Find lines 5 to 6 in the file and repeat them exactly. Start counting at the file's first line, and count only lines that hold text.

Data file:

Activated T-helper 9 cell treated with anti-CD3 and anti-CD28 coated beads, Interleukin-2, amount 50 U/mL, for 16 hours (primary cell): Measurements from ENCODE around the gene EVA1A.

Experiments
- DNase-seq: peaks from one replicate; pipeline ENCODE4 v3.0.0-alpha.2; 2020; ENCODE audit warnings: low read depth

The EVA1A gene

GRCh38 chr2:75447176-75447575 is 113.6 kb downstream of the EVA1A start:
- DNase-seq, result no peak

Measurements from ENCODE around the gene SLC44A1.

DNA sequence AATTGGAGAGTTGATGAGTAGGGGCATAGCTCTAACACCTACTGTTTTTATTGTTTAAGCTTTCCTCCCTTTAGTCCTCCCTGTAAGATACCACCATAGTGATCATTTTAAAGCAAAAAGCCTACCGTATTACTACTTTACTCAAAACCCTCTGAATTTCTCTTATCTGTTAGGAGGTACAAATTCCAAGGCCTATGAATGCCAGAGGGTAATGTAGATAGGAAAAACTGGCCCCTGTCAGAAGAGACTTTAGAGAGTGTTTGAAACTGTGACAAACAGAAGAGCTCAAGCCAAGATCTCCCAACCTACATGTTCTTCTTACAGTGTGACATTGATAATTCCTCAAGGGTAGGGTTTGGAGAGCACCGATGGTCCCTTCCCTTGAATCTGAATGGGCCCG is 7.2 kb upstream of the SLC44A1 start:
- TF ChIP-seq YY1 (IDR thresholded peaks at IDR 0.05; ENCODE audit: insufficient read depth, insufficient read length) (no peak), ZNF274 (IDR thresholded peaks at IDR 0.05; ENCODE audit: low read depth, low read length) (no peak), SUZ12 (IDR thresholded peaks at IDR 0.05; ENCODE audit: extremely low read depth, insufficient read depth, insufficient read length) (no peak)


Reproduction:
GRCh38 chr2:75447176-75447575 is 113.6 kb downstream of the EVA1A start:
- DNase-seq, result no peak